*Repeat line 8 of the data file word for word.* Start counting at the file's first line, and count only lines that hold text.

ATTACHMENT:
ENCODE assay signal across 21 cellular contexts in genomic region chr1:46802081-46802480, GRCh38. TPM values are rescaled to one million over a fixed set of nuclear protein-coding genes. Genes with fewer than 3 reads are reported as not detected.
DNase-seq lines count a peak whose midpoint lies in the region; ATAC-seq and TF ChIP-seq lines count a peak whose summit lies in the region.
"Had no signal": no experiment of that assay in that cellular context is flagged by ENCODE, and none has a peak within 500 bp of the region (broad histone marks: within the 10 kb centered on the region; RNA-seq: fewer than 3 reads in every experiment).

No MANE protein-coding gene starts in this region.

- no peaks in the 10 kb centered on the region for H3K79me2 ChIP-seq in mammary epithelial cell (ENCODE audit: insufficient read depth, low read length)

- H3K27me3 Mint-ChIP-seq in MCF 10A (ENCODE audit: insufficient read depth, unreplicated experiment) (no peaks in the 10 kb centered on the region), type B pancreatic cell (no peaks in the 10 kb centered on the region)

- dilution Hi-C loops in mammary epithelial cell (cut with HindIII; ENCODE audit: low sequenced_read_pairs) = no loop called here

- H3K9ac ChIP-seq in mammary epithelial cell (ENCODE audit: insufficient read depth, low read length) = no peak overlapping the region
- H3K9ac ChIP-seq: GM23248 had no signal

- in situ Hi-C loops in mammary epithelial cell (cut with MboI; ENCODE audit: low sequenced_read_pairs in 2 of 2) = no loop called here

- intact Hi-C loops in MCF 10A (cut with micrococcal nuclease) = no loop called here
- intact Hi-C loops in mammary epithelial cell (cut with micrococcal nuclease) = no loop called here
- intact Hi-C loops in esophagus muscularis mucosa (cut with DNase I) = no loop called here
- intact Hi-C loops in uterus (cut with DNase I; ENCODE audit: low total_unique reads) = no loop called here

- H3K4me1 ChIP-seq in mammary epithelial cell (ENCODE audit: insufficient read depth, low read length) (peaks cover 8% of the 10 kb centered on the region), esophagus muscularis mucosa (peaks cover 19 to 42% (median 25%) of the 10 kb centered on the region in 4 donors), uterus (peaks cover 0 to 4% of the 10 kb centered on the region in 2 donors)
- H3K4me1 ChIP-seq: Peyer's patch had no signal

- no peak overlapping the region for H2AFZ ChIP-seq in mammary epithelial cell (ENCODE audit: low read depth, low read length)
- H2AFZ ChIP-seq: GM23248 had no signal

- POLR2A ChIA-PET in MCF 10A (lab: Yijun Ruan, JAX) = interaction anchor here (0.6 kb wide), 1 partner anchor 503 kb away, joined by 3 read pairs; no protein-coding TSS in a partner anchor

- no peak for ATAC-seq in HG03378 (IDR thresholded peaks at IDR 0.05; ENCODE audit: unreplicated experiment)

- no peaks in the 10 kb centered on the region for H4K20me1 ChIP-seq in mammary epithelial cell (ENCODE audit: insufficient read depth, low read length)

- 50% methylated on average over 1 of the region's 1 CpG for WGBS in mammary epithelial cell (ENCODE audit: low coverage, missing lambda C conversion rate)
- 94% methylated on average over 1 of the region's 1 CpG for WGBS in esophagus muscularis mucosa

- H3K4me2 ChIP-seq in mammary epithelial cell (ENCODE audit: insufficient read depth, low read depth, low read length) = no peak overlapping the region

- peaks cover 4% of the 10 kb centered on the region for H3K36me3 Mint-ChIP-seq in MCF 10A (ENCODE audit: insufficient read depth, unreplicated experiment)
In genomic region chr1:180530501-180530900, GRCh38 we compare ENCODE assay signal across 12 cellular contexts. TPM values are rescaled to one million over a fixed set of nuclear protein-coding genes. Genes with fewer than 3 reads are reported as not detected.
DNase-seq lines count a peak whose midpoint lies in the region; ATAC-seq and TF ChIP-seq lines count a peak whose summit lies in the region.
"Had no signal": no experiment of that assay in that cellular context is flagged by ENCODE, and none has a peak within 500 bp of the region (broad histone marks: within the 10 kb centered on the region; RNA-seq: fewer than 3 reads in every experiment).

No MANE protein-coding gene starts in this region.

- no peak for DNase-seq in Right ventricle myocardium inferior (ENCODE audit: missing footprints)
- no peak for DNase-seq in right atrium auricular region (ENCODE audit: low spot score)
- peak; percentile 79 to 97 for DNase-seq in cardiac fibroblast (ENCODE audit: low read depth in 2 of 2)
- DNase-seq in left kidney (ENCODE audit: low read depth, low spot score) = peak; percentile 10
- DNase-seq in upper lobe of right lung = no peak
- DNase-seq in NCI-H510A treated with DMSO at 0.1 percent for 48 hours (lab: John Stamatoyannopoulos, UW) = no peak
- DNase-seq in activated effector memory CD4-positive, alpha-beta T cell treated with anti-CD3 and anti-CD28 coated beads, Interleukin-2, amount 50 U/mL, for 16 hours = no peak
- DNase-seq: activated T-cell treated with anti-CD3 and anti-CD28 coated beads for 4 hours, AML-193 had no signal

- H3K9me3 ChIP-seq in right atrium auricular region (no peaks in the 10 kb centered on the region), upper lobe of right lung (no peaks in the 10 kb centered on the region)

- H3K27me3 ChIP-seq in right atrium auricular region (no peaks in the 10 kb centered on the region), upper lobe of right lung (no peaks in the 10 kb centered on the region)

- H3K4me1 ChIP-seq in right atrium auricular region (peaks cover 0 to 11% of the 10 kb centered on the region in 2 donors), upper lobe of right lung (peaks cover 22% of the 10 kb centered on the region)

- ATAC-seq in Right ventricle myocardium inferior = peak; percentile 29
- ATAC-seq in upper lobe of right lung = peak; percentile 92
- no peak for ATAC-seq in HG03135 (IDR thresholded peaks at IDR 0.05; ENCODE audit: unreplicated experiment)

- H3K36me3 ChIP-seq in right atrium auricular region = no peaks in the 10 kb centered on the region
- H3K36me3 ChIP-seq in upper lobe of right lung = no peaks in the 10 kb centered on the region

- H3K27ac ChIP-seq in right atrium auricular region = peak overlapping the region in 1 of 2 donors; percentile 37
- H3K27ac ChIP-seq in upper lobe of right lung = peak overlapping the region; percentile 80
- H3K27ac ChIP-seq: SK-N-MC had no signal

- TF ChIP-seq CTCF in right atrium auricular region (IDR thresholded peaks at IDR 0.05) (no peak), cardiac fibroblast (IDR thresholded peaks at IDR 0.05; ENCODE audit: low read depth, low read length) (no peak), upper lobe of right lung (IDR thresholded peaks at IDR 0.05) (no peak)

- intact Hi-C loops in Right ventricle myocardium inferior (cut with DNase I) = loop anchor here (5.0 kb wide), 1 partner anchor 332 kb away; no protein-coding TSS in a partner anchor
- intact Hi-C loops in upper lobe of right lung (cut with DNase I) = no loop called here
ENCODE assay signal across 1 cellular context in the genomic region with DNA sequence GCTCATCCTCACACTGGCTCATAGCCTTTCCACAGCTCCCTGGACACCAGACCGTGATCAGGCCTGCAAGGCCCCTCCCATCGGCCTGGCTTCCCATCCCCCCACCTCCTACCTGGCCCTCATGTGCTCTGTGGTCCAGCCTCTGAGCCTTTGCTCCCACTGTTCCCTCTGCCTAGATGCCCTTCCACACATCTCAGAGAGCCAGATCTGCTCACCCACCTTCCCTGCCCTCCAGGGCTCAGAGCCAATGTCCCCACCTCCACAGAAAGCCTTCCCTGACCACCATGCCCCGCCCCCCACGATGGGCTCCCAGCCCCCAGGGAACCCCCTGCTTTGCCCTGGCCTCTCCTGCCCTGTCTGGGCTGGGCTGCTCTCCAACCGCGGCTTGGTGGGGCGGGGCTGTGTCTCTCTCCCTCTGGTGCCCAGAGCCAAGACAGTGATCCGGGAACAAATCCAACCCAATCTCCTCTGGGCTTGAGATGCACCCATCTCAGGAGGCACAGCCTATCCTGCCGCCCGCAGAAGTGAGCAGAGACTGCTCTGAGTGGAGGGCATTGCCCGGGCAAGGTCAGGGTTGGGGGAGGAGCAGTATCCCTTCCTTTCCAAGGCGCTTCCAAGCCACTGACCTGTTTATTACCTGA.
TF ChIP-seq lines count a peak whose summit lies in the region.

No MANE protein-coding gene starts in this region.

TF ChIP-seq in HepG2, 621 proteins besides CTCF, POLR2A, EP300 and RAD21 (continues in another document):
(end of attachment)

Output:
- H3K9ac ChIP-seq in mammary epithelial cell (ENCODE audit: insufficient read depth, low read length) = no peak overlapping the region